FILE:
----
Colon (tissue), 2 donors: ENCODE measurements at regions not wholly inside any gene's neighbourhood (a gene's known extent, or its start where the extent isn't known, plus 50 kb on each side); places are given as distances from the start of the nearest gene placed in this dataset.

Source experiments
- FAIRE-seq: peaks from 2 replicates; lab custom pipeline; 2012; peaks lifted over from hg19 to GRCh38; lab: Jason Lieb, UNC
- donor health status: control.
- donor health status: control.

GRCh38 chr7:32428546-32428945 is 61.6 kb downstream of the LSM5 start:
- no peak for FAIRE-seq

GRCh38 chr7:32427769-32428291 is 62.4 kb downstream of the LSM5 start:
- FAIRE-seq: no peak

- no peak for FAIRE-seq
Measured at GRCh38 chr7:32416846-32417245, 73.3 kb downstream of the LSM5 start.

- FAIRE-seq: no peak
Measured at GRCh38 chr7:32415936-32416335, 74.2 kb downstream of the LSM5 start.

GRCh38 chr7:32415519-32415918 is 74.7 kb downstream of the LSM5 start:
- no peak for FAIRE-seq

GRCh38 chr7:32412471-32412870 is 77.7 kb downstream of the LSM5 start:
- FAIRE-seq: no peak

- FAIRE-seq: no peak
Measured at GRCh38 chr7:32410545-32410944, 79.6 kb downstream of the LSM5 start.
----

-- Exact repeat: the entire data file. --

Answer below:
Colon (tissue), 2 donors: ENCODE measurements at regions not wholly inside any gene's neighbourhood (a gene's known extent, or its start where the extent isn't known, plus 50 kb on each side); places are given as distances from the start of the nearest gene placed in this dataset.

Source experiments
- FAIRE-seq: peaks from 2 replicates; lab custom pipeline; 2012; peaks lifted over from hg19 to GRCh38; lab: Jason Lieb, UNC
- donor health status: control.
- donor health status: control.

GRCh38 chr7:32428546-32428945 is 61.6 kb downstream of the LSM5 start:
- no peak for FAIRE-seq

GRCh38 chr7:32427769-32428291 is 62.4 kb downstream of the LSM5 start:
- FAIRE-seq: no peak

- no peak for FAIRE-seq
Measured at GRCh38 chr7:32416846-32417245, 73.3 kb downstream of the LSM5 start.

- FAIRE-seq: no peak
Measured at GRCh38 chr7:32415936-32416335, 74.2 kb downstream of the LSM5 start.

GRCh38 chr7:32415519-32415918 is 74.7 kb downstream of the LSM5 start:
- no peak for FAIRE-seq

GRCh38 chr7:32412471-32412870 is 77.7 kb downstream of the LSM5 start:
- FAIRE-seq: no peak

- FAIRE-seq: no peak
Measured at GRCh38 chr7:32410545-32410944, 79.6 kb downstream of the LSM5 start.